Briscoe06-1] views as a virtual queue). However, the description is not intended to standardise implementation. The reference rate of the threshold-meter (PCN-threshold-rate) is configured at less than the rate allocated to the PCN-traffic class. Also, the PCN-threshold-rate is less than, or possibly equal to, the PCN-excess-rate. Section 2.3 specifies, "If F_tm < threshold, then the meter indicates to the marking function that the packet is to be threshold-marked; otherwise, it does not." Note that a PCN-packet is marked without explicit additional bias for the packet's size. The behaviour must be functionally equivalent to the description in Section 2.3. "Functionally equivalent" means the observable 'black box' behaviour is the same or very similar, for example, if either precisely the same set of packets is marked or if the set is shifted by one packet. It is intended to allow implementation freedom over matters such as: o whether tokens are added to the token bucket at regular time intervals or only when a packet is processed. o whether the new token bucket depth is calculated before or after it is decided whether to PCN-mark the packet. The effect of this is simply to shift the sequence of marks by one packet. o when the token bucket is very nearly empty and a packet arrives larger than F_tm, then the precise change in F_tm is up to the implementation. For instance: * set F_tm = 0 and indicate threshold-mark to the marking function. * check whether F_tm < threshold and if it is, then indicate threshold-mark to the marking function; then set F_tm = 0. * leave F_tm unaltered and indicate threshold-mark to the marking function. o similarly, when the token bucket is very nearly full and a packet arrives larger than (BS_tm - F_tm), then the precise change in F_tm is up to the implementation.
Note that all PCN-packets, even if already marked, are metered by the threshold-meter function (unlike the excess-traffic-meter function), because all packets should contribute to the decision whether there is room for a new flow. Section B.5, "functionally equivalent" allows some implementation flexibility, for example, the exact algorithm when the token bucket is very nearly empty or very nearly full. Section 2.4 specifies, "A packet SHOULD NOT be metered (by this excess-traffic-meter function) ... if the packet is already excess- traffic-marked on arrival at the PCN-node". This avoids over- termination (with some edge behaviours) in the event that the PCN- traffic passes through multiple bottlenecks in the PCN-domain [Charny07]. Note that an implementation could determine whether the packet is already excess-traffic-marked as an integral part of its BA classification function. The behaviour is defined as a 'SHOULD NOT', rather than a 'MUST NOT', because it may be slightly harder to implement than a metering function that is blind to previous packet markings. Section 2.4 specifies, "A packet SHOULD NOT be metered (by this excess-traffic-meter function) ... if this PCN-node drops the packet." This avoids over-termination [Menth10]. (A similar statement could also be made for the threshold-meter function but is irrelevant, as a link that is overloaded will already be substantially pre-congested and hence threshold-marking all packets.) It seems natural to perform the dropping function before the metering functions, although for some equipment it may be harder to implement; hence, the behaviour is defined as a 'SHOULD NOT', rather than a 'MUST NOT'. "Packet size independent marking" -- excess-traffic-marking that is independent of packet size -- is specified as a 'SHOULD' rather than a 'MUST' in Section 2.4 because it may be slightly harder for some equipment to implement, and the impact of not doing so is undesirable but moderate (sufficient traffic is terminated, but flows with large packets are more likely to be terminated). With the "classic"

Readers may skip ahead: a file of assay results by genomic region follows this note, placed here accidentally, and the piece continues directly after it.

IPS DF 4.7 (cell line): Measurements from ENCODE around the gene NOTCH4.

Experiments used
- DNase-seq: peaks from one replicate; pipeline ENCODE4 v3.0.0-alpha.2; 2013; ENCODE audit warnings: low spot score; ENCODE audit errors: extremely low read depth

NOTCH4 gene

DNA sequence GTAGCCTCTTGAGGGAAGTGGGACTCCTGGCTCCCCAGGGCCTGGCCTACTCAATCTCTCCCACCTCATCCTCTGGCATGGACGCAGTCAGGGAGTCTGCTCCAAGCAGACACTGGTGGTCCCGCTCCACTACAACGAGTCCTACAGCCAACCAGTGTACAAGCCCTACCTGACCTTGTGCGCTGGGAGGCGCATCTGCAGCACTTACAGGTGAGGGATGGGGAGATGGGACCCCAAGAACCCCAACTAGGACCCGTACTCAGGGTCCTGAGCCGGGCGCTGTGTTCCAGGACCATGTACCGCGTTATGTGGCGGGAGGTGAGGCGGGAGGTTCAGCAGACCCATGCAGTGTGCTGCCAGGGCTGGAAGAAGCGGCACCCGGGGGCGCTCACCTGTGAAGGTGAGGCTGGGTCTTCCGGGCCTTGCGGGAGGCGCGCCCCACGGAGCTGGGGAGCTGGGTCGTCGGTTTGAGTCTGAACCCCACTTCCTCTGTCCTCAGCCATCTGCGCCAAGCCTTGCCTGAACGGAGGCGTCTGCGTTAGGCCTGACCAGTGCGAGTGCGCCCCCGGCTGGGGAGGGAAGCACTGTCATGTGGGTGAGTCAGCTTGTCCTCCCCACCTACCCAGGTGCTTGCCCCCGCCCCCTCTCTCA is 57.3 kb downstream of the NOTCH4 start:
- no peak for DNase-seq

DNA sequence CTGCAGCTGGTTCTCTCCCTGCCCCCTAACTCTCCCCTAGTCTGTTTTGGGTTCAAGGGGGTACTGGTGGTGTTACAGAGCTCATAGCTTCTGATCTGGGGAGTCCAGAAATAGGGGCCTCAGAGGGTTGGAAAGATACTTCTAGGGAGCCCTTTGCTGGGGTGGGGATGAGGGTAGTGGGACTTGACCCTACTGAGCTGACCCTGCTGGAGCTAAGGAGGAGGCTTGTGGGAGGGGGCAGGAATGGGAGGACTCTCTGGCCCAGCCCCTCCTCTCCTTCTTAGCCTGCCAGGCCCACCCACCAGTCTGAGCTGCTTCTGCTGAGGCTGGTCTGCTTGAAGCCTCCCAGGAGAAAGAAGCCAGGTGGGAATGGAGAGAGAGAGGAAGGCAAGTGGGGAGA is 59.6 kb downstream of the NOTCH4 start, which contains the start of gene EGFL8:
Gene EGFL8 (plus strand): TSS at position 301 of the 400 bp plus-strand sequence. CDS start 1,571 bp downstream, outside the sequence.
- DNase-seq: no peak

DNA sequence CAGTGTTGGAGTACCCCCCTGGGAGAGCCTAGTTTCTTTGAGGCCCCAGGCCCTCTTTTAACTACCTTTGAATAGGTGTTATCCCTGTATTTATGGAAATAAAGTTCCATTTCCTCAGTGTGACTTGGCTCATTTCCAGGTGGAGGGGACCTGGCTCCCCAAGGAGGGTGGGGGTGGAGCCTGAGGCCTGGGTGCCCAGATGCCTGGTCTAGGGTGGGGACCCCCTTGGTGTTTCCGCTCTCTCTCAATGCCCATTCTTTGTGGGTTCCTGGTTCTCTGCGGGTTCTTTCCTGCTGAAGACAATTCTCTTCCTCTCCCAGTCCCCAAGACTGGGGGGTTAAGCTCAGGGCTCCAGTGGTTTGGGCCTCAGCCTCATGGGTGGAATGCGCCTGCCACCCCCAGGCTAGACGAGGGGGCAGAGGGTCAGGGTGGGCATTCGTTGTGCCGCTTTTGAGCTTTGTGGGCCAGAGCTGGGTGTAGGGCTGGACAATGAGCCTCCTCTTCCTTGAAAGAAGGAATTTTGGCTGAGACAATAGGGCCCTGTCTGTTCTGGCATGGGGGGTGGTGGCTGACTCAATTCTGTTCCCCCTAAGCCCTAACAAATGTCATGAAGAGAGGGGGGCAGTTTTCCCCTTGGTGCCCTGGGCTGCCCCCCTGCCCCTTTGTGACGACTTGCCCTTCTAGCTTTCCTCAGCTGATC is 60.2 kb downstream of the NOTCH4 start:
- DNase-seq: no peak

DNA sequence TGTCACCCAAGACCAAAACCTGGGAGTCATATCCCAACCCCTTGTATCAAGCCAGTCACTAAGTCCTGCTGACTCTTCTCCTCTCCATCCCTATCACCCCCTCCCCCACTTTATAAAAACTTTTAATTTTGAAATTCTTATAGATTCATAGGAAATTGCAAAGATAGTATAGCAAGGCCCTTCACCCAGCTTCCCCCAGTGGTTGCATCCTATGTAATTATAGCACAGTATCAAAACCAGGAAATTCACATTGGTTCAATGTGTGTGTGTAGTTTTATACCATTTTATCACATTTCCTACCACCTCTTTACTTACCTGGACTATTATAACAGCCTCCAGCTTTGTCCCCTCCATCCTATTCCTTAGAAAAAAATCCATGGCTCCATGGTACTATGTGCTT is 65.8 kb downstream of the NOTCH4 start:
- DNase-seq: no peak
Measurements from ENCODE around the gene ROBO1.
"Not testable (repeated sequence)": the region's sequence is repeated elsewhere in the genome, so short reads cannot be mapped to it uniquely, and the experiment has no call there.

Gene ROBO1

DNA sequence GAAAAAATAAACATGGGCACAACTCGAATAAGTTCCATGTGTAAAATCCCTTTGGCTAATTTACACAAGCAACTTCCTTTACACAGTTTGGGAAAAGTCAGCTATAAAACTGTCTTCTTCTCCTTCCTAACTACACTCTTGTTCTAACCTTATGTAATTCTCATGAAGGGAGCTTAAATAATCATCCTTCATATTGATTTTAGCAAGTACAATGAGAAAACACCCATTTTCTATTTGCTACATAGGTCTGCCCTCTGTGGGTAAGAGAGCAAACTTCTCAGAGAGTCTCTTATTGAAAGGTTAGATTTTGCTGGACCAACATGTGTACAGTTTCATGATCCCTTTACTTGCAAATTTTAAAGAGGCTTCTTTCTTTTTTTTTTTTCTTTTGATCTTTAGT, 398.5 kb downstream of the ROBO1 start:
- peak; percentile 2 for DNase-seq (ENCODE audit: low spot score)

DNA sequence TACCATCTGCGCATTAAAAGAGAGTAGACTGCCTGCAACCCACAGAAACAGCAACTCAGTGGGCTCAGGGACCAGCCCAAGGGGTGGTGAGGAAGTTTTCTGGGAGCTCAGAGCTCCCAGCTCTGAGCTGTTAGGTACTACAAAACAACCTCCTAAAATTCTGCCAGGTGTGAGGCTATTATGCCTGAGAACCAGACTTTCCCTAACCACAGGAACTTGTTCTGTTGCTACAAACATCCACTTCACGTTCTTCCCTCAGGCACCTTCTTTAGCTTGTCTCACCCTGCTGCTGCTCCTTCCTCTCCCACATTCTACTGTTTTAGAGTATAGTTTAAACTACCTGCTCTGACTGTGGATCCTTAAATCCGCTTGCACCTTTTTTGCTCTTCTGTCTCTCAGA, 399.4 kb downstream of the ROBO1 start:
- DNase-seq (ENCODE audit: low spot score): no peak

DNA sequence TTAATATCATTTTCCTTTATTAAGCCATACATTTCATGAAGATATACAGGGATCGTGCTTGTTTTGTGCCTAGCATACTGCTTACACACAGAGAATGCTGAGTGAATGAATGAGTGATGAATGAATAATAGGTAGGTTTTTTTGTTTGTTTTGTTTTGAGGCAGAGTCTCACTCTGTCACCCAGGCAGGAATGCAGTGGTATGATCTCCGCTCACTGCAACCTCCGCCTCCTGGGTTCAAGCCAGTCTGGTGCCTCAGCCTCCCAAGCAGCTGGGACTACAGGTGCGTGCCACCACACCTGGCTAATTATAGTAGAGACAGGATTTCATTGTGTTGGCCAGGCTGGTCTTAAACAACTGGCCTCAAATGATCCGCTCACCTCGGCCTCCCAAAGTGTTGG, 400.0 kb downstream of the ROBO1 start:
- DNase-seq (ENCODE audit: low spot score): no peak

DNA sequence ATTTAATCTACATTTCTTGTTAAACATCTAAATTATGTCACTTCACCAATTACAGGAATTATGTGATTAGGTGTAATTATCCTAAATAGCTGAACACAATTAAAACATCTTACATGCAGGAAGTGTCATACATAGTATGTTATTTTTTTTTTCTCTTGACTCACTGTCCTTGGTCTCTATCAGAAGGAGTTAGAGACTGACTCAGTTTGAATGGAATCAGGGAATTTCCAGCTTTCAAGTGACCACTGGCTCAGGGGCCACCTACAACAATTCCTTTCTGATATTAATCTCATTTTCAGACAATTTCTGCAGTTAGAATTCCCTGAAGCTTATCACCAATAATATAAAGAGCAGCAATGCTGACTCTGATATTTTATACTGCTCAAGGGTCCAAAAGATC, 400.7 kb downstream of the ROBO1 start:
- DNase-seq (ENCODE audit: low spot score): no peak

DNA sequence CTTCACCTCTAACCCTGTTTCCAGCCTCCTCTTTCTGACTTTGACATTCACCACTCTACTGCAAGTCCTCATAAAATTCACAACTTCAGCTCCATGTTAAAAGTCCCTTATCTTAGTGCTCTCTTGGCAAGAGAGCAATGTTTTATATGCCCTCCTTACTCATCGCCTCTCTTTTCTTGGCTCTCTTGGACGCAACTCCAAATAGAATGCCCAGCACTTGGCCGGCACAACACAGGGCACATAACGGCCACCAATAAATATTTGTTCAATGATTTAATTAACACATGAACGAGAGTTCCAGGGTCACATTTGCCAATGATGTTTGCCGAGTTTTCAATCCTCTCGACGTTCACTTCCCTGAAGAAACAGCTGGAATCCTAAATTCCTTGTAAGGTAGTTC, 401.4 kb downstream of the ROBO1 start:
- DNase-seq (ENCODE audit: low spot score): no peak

excess-traffic-meter behaviour, large packets are more likely to be excess-traffic-marked than small packets (because packets are marked if the number of tokens in the token bucket is smaller than the packet size). This means that, with some edge behaviours, flows with large packets are more likely to be terminated than flows with small packets ([Briscoe08], [Menth10]). "Packet size independent marking" can be achieved by a small modification of the "classic" excess- traffic-meter. The number of tokens in the bucket can become negative; if this number is negative at a packet's arrival, the packet is marked; otherwise, the amount of tokens equal to the packet size is removed from the bucket. Note that with "packet size independent marking", either the packet is marked or tokens are removed -- never both. Hence, the token bucket cannot become more negative than the maximum packet size on the link. The algorithm described in Appendix A implements this behaviour. Note that BS_etm is independent of BS_tm, F_etm is independent of F_tm (except in that a packet can change both), and the two configured rates (PCN-excess-rate and PCN-threshold-rate) are independent (except that PCN-excess-rate >= PCN-threshold-rate). Section 2.5 defines, "A PCN-node MUST NOT ...change a PCN-packet into a non-PCN-packet". This means that a PCN-node is not allowed to downgrade a PCN-packet into a lower priority Diffserv BA (hence, downgrading is not allowed as an alternative to dropping). Section 2.5 defines, "A PCN-node MUST NOT ...PCN-mark a packet that is not a PCN-packet". This means that in the scenario where competing-non-PCN-packets are treated as metered-packets, a meter may indicate a packet is to be PCN-marked, but the marking function knows it cannot be marked. It is left open to the implementation exactly what to do in this case; one simple possibility is to mark the next PCN-packet. Note that unless the PCN-packets are a large fraction of all the metered-packets, the PCN mechanisms may not work well. Although the metering functions are described separately from the marking function, they can be implemented in an integrated fashion.